Rewarding hard-working employees for going above and beyond what’s expected of them is a familiar component of many organizations’ pay mixes. The idea is to further motivate them, and the way in which this works is twofold: You want to let them know that their hard work has not gone unnoticed, and you want to further motivate them with an incentive. All of this is done in an effort to encourage good performance and retain valuable employees.
If you’re having issues with employee retention, or just think that your organization’s merit increase strategy is less effective than you’d like it to be, there are a couple of ways you can examine it in order to try and bring it back under control and make it as useful as it can be for your organization.
One way to help optimize your merit pay strategy is to go over the metrics used to judge employee performance. Many organizations use a system in which an employee’s performance is reported by a manager or supervisor. This, however, leaves the evaluation of the employee’s “performance” entirely up to the reporter – that is to say, subjective, to an extent.
So in order to truly make sure that your merit increase strategy is as useful as it can be, re-assess what specific behaviors and indicators are going in to your employees’ performance reviews and are being used as a basis for a potential merit increase. It’s impossible to come through every position in order to corroborate each employee’s performance and how it was measured, though you can try to match up merit increases based on certain KPIs of a department or grouping of employees.
Another way to take a look at the consistency with which merit increases are given out, as well as the consistency of their performance reports as they relate to a potential merit increase. With what frequency are employees considered for merit increases? Are relevant performance measurements received in a timely enough manner to be used when determining an employee’s eligibility? If an employee is being passed over for merit increases they otherwise would have been eligible for because of a tardy performance report, it could severely harm retention of valuable employees.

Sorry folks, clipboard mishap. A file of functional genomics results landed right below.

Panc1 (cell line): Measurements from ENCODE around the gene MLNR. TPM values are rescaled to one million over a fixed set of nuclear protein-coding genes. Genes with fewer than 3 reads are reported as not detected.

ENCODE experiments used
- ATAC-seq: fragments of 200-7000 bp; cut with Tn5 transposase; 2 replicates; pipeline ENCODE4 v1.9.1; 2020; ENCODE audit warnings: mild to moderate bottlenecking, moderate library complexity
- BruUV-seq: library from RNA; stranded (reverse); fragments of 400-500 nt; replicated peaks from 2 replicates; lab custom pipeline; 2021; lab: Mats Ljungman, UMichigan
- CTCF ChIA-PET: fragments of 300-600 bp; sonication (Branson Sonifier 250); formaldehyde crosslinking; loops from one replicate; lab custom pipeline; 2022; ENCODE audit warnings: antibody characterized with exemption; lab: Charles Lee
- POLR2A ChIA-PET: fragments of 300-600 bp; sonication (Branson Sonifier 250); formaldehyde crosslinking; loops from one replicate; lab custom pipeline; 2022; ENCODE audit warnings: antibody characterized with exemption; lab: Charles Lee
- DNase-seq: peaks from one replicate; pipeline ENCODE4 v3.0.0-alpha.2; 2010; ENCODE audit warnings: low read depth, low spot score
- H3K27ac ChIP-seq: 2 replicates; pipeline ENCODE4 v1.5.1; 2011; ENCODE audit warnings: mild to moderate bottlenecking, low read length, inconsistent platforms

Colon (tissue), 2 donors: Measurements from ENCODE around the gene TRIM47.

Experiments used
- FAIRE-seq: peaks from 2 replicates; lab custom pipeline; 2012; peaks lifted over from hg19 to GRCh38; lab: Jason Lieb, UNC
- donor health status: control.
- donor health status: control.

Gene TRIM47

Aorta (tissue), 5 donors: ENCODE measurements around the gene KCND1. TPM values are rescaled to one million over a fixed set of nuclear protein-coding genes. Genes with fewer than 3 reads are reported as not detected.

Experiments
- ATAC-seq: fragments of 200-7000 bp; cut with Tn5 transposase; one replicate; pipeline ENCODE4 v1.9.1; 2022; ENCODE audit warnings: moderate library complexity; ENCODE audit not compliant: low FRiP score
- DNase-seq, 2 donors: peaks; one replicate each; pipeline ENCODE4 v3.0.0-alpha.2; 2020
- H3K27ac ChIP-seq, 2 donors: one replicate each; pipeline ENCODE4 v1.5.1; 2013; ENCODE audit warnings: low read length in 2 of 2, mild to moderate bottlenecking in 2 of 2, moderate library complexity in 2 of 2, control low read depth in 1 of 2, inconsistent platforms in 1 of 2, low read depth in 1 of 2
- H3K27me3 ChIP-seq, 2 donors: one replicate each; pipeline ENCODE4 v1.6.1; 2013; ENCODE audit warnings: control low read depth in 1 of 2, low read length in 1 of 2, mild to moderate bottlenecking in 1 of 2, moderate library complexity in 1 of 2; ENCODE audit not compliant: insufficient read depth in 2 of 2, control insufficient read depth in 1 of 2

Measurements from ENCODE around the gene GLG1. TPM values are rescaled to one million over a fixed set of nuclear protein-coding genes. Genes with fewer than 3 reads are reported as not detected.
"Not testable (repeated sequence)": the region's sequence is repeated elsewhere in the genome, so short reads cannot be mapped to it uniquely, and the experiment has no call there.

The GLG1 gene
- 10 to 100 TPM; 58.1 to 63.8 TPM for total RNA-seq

One of the most important factors regarding employees is their perceived value. By offering merit increases you’re not only reinforcing and reaffirming their performance within the organization. You’re also sending them the message that they’re valued, that they’re seen as a useful and significant part of whichever part of your organization they inhabit. Which is why merit increases seem like such a good idea – a fair idea, even. But if you go into a merit increase strategy with no rhyme or reason (or perhaps lose those somewhere along the way), it won’t do your organization much good. The key is to determine which behaviors you wish to reinforce, identify the employees fulfilling those behaviors, and reward them. Though the how and the what may differ from organization to organization, the why remains the same.